10. Clinton Portis: The fact that he’s one year away from playing sparingly in only 8 games along with a new pass-first, Jim Zorn offense in Washington pushes Portis this far down my list. Throw in the fact that he only rushed for 3.9 ypc, and there is even more cause for concern. He did, however, have 1,600+ yards from scrimmage with 11 TD’s last season, and he’ll only have just turned 27 by the time the season starts. Portis has only played a full 16 games in three of six season, so are you willing to flip a coin, as to whether or not he’ll be healthy all season in 08? I don’t think I am, plus I like guys like Grant, who are typically drafted after Portis, more. So unless Portis takes a steep tumble and falls to me in third or something, which he won’t, then I won’t be taking a chance on him this year.
11. Willis McGahee: The Ravens had a bevy of early picks in this years draft and did what they could to address their pathetic offense in 07, drafting a QB (Joe Flacco) in round 1, a RB (Ray Rice) in round 2, and a OG (Oniel Cousins) in round 3, as well as an OT and WR in the 4th. The only really important name you need to know concerning Willis is Ray Rice (5-8, 200 lbs), who a lot of people are comparing to MJD. This kid could be as good or better than MJD, and has been so spectacular in camp that people are thinking that he and Willis might come closer to splitting carries than merely having Rice as a back up. If you draft McGahee, make sure you get Rice to handcuff him because he could explode if Willis gets injured and might be startable even if he doesn‘t. On the other hand, Willis is a pretty dependable back and did well in his first season with Baltimore with 1,400+ yards from scrimmage and 8 TD’s but consider that his ceiling, especially with the undoubted emergence of Mini Ray.
12. Larry Johnson: If all of these other randalls have been drafted, LJ is still there, and you still need a RB, then you almost have to take him. Anybody with a cursory interest in fantasy football knows that 400+ carry seasons (like LJ had in 06) are the kiss of death for RB’s, which is why I steered completely clear of LJ in any drafts last year. People mistakenly believe that it was his shoddy o-line that made LJ a bust last year, but it was actually his 416 carries in 06 (although his o-line didn’t help). He returns this year with an improved o-line (thank you top 15 pick Branden Albert) and with a foot that is supposedly healed, but who knows what minor play could cause him to miss significant time. From reports out of camp, it looks like he’s back, but his health risk is still substantial and a lot of owners are refusing to draft him in the first round, but IF IF IF he can stay healthy….you just got LJ in round 2 AND his little friend: 1,700 total yards.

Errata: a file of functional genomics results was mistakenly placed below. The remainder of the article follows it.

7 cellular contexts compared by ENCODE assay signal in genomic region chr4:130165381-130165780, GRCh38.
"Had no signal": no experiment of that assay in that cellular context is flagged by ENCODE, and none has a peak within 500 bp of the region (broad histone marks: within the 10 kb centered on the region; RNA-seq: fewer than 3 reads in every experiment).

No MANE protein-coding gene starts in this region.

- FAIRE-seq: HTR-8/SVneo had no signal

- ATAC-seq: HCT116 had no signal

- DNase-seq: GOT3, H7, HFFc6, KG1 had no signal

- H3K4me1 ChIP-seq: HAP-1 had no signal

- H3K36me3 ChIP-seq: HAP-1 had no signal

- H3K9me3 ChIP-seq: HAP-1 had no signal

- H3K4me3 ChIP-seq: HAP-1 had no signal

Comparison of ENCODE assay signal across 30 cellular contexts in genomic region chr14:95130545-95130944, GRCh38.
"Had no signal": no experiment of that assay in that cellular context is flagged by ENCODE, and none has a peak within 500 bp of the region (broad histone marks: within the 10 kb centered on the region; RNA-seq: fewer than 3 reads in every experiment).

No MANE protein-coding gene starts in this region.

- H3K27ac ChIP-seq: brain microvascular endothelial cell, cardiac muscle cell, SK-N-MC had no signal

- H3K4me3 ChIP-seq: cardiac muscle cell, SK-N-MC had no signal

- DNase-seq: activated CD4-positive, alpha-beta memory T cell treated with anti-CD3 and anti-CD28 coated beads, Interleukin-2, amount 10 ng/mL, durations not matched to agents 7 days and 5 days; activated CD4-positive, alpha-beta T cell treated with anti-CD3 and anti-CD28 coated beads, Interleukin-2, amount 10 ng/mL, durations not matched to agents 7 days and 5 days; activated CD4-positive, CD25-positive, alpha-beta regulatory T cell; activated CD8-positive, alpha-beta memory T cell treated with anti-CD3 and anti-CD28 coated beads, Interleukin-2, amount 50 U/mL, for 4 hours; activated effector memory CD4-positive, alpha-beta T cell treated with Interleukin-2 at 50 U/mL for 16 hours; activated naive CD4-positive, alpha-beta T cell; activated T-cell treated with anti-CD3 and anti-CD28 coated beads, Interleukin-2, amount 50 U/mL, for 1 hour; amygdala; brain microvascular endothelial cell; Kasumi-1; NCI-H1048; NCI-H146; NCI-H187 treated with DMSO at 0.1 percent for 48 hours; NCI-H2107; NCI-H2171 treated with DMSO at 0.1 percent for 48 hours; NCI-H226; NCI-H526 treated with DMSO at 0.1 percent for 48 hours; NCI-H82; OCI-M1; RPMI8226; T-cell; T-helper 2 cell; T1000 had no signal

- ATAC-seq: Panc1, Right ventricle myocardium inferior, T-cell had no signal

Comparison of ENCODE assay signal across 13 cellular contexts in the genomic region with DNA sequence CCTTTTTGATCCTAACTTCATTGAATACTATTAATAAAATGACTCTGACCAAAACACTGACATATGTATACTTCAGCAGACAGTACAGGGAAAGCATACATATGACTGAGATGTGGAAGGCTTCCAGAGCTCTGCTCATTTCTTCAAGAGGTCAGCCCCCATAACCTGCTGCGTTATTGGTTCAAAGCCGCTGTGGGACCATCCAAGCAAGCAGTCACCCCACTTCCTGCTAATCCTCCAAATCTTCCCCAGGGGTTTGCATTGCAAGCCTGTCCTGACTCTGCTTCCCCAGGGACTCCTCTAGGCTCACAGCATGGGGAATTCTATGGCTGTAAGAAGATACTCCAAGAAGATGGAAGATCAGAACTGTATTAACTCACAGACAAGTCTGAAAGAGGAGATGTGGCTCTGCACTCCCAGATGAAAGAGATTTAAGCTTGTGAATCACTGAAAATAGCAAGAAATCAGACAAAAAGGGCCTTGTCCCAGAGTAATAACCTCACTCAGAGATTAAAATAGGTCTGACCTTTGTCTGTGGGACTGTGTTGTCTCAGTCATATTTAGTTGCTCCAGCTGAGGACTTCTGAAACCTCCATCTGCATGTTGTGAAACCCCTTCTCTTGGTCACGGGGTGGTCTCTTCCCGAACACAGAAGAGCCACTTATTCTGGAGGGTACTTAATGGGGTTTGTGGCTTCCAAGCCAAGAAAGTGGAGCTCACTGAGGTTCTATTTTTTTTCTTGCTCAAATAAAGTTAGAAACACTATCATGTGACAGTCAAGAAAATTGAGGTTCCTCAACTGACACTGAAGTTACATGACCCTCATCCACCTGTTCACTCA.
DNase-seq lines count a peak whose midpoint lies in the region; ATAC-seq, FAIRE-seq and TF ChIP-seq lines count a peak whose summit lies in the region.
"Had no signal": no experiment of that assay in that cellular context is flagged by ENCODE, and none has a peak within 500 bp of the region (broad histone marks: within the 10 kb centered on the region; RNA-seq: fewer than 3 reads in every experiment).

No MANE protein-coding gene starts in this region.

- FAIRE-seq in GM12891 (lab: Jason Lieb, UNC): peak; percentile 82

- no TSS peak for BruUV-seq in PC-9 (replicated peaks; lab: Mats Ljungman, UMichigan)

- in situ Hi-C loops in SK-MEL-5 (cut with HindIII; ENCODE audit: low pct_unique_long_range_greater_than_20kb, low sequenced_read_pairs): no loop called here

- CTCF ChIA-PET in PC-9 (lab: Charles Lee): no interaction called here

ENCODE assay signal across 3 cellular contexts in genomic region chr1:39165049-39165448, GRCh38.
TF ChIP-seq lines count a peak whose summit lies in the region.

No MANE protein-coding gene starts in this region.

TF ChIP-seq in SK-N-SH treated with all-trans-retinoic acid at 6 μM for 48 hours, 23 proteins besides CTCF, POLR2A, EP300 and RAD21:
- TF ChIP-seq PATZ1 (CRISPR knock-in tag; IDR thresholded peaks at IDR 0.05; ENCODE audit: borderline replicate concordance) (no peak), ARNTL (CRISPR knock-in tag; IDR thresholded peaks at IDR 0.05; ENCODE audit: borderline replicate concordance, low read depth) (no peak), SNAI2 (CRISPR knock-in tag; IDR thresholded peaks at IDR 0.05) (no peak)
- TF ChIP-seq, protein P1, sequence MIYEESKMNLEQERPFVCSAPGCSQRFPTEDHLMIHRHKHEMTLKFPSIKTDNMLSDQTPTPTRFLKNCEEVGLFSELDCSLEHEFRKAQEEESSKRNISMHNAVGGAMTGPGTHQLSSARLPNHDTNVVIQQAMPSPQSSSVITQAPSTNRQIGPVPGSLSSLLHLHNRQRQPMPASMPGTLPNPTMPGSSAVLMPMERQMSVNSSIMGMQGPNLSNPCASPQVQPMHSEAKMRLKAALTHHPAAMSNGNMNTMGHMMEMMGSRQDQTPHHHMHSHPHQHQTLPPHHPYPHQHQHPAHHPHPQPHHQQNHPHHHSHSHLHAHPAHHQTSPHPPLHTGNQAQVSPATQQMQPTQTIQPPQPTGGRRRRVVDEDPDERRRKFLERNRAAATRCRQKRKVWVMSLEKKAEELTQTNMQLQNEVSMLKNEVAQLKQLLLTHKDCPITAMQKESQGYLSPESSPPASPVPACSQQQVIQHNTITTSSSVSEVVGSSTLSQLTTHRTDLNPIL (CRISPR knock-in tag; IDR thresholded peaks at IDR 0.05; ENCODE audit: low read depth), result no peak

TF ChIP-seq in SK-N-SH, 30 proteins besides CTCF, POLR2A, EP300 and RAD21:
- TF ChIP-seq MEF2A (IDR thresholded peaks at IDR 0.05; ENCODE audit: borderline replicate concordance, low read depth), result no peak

13. Darren McFadden: Everyone wants this year’s AP, and maybe he’s out there and maybe he’s not, but DMac certainly has the skills to be just as good and without the injury risk. He has been unreal in camp so far and has apparently been picking things up quickly even for a rookie, especially since they’re throwing a lot at him, having him line up in multiple formations and out wide (he’s been billed since college as a stronger Reggie Bush and a better route runner). People who are worried about Fargas taking a lot of carries can take some solace in the fact that Chester Taylor is much better than Justin Fargas, and he was sent to the pine when it was seen how ridic AP was. Some concerns are that Oakland’s o-line really isn’t very good (especially compared to Minnesota‘s), one of the worst in league in pass blocking, and that they are an injury away from being an absolute mock. But they still managed to finish 6th in rushing last year and should be fine as long as they can at least keep Jamarcus upright. Javon Walker might not do much this year to help their offense but between him, Drew Carter, and Ronald Curry the Raiders at least have some decent wide out targets for Jamarcus and Co. to move the chains for DMac.
14. Jamal Lewis: Cleveland essentially punted this years draft for free agents and Brady Quinn, which history tells us isn’t the smartest thing to do (Redskins) but whatever (it works in Madden), and it’s Cleveland (Tim Couch LOL…okay okay recent drafting has been better). Jamal Lewis has the cushy privilege of other people extending a career that should already be over. Those other people include his sick o-line, which is the second best in the league in my opinion, Braylon Edwards, Kellen Winslow, and Derek Anderson (and maybe even Donte Stalworth). Any running back could prosper in this heavenly system and a better one could be amazing but, alas, no. This would have been the perfect draft to get Jamal’s replacement too, but apparently they think they can squeeze a little more out him this year, and I believe them because the job could hardly be easier. The reason to be worried with him is that he’s entering the 8th year of his career with over 2,000 carries and this is around the time that RB’s become worthless, but I think he has a over 1000 left.
15. Edgerrin James: Sure James hasn’t approached his Colts days numbers, which is why he’s not closer to the top of this list, but what he’s been doing in Arizona (1,400 and 7 in 07) is more than fine for where he’s going in drafts. This dude is the model of consistency, and while, like Jamal, he’s coming dangerously close the age and number of carries where most runners slow down, he’s still the only serious contender for carries on the Cardinals. He should get around 300 carries again in 08 (he had 324 in 07) behind an o-line that is pretty solid and for an offense that will be good enough to move the chains and put him into positions to score.